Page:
A SINGULAR WILL CASE. A somewhat extraordinary will case, occupying two days in investigation, at the Preston County Court, has been brought to a close. The plaintiff was a woman named Ann Archer, and the de- fendant was a man named Robert Woods. Both reside in Preston. The action was brought by the plaintiff, who is fifty-eight years of age, to recover the estate and effects of an old man nearly eighty years of age, named John Woods. Some months before his death Woods became acquainted with the plaintiff, and eventually they agreed to get married. On the 24th of last May he had-.a will drawn up in which he bequeathed all his furniture, goods, and chattels to the plaintiff. Afterwards he gave her the will, but in a fortnight, and before the marriage took place, he died. The plaintiff then claimed the property, &c., of the deceased, who was in tolerably comfortable cir- cumstances but the defendant, his son, and ".d brothers and sisters, resisted the claim, on the ground that their father, at the time he made his will, was insane. The case was then sent to the Probate Court, in London, but, as the sum in dispute was under .£300, it was referred back for adjudication to the Preston County Court. The evidence for the plantiff was to. the effect that the old man Woods, although of an eccentric, stupid disposition, was of sound mind, and that he had courted the plaintiff, who described herself as a widow, because she had never seen her hus- band for eighteen years, on voluntary principles but two of the parties examined"theattesting witnesses of the will-considerably damaged the case by stating that when deceased made his will he was not his own man." One of them said that he wrote out the document in order to satisfy the deceased, who was afraid that one of his sons was going to take his property from him. Two or three copies of the will were drawn out, but some of them did not suit the old man. One of them named the plaintiff as Ann Woods, and he had it altered to Ann Archer Woods, on the ground that she was not his wife, but would be in five weeks. The witnesses for the defendant showed that the deceased was an imbecile; that he had been subject to fits of maziness and rambled very considerably; that he had a mania for talking about the ill-treatment of his sons, who had always behaved well to him; that he was also continually talking about getting married "in five weeks;" that he was courting about a dozen women, and rambled about matri- mony to several parties; that he often did not know what he was doing, and sometimes lost himself in the streets; that he had been married twice before meeting with the plaintiff; and that since the death of his first wife he had been low in his mind. The jury were absent for upwards of an hour in trying to arrive at a decision, but as there were no signs of unanimity amongst them, they were dismissed shortly before eight o'clock on Wednesday evening, and the case was left for the decision of the judge. <».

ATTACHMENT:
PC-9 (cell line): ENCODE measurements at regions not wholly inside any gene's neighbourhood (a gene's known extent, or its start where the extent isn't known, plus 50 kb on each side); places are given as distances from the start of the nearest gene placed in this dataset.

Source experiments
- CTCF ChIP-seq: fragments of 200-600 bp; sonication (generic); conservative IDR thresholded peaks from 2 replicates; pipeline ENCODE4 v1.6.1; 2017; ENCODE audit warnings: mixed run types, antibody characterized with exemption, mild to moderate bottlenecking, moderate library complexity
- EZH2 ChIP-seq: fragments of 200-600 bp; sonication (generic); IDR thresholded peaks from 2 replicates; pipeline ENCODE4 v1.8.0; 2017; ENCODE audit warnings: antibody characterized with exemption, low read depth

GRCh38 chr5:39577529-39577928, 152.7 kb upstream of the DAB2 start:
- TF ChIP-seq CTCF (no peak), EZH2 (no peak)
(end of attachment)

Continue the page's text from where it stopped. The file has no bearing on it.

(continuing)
Thirteen Persons Buried Alive.-A terrible accident has just occurred on the site of the late ex- tensive fire on the premises of MM. Mery Sanson and Fleuriot, at Lisieux (Calvados). About twenty per- sons, most of them females, were a few days ago occu- pied amongst the ruins in picking out the parts of the bales of wool spared by the flames, when a large piece of brick wall, which was considered perfectly secure, fell with a tremendous crash. Thirteen of them wera buried under the mass. A number of men were im- mediately set to work, and all were got out; but six were dead, and the others more or less seriously injured. An Eccentric Suicide.—On the night of tha 2nd inst., a receiver of one of the large towns in Belgium, committed suicide on board a vessel bound from Rotterdam for Singapore, after leaving an enormous, deficit in his cash account. Before embark- ing he wrote a long letter to his wife, announcing his intention to commit suicide in order to assure to her a pension which he estimated to amount to 3.800L The letter contained the following passage:—" I shall embark on board the Prince Frederic under my own name. I leave on shore, in the hands of M. Hooricks, notary, 19, Boomptjes, at Rotterdam, a mystic will, which you will act upon as soon as you receive notifi- cation of my death. have taken with me everything which can assist in proving my identity. 0[1 our third night at sea I shall go upon deck, and shall allow myself to slip overboard to the bottom of the sea, my body attached to a sort of silken cable long enough to allow my body being towed with the ship, so that my corpse may be easily fished up. I shall leave on the table in my cabin a note informing the captain of my disappearance. A candle, after burning a quarter of an hour, will cause a pistol to explode-, and the noise thus created will cause one of the men of the watch to enter my room. I leave the rest to tlia Carle of Providence."